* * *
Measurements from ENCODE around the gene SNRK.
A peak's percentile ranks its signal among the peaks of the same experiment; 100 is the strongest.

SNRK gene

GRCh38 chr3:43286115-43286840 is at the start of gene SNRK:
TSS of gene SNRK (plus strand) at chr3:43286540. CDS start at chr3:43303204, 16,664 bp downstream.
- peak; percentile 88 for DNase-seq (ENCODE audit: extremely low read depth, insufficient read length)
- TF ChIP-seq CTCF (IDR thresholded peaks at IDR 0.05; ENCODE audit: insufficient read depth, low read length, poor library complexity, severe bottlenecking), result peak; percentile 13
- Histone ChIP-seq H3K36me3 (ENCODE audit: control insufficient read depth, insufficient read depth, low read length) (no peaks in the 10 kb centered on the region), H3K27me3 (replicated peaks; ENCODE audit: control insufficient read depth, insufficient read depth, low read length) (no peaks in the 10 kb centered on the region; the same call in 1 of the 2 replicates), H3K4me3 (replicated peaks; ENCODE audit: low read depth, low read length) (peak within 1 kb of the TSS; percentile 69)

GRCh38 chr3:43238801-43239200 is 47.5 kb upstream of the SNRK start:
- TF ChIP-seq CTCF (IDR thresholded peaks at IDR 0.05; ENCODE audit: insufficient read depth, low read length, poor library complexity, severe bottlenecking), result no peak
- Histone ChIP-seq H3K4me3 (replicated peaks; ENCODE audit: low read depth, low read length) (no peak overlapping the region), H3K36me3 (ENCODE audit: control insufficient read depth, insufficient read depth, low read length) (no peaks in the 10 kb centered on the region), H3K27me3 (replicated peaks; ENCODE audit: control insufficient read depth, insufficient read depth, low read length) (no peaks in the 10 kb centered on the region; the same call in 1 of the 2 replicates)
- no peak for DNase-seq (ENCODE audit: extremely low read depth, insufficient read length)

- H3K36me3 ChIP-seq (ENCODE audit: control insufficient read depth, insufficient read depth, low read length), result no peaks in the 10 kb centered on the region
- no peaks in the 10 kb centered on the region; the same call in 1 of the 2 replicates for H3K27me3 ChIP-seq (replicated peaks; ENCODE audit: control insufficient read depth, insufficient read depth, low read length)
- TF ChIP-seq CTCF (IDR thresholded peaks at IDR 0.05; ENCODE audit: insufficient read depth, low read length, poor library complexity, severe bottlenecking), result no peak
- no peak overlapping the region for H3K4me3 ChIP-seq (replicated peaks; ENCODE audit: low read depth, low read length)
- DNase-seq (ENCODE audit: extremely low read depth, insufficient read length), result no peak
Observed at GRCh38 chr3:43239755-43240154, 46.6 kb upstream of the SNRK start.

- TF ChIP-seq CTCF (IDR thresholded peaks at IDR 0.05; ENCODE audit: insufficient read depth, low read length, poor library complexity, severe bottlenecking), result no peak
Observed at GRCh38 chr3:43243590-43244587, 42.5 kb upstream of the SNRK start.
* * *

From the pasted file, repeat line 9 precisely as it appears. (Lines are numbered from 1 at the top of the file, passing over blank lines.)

GRCh38 chr3:43238801-43239200 is 47.5 kb upstream of the SNRK start: